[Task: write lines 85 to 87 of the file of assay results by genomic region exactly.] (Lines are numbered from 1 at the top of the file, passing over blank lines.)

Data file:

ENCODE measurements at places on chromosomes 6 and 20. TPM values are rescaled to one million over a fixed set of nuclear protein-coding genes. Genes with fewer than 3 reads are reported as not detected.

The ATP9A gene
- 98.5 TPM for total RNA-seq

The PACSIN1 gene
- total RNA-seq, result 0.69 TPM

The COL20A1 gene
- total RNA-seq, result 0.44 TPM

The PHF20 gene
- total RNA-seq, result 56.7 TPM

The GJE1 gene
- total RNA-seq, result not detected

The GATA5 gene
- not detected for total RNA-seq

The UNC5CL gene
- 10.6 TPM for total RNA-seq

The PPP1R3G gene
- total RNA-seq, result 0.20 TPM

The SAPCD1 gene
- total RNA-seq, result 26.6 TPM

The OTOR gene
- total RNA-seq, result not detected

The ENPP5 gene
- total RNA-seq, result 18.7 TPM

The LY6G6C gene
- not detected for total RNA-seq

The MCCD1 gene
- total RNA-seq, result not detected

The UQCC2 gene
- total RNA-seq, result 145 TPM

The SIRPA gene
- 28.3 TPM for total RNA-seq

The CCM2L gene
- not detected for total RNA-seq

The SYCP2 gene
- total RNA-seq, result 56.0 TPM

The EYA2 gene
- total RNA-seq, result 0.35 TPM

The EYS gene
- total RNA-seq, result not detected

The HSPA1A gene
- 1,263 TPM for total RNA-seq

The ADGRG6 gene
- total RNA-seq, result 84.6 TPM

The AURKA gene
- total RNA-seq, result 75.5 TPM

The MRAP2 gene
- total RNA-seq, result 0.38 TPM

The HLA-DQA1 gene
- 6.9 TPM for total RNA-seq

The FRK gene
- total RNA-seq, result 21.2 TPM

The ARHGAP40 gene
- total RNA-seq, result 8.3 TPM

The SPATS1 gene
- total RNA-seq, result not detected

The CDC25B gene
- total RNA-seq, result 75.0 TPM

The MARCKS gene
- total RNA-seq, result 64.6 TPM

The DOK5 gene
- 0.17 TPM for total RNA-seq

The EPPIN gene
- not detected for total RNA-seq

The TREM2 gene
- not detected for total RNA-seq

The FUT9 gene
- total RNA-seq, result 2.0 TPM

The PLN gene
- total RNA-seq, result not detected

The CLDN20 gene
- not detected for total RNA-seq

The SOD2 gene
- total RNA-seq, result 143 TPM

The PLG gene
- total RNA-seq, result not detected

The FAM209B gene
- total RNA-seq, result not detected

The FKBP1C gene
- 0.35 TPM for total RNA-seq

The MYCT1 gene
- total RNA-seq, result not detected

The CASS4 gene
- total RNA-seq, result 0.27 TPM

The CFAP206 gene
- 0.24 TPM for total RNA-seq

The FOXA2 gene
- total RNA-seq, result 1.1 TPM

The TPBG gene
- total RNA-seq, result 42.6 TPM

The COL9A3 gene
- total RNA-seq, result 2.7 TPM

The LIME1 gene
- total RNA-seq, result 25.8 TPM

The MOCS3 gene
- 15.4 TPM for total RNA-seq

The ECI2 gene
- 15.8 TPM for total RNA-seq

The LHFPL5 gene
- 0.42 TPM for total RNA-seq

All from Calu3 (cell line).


- 0.24 TPM for total RNA-seq

The FOXA2 gene
- total RNA-seq, result 1.1 TPM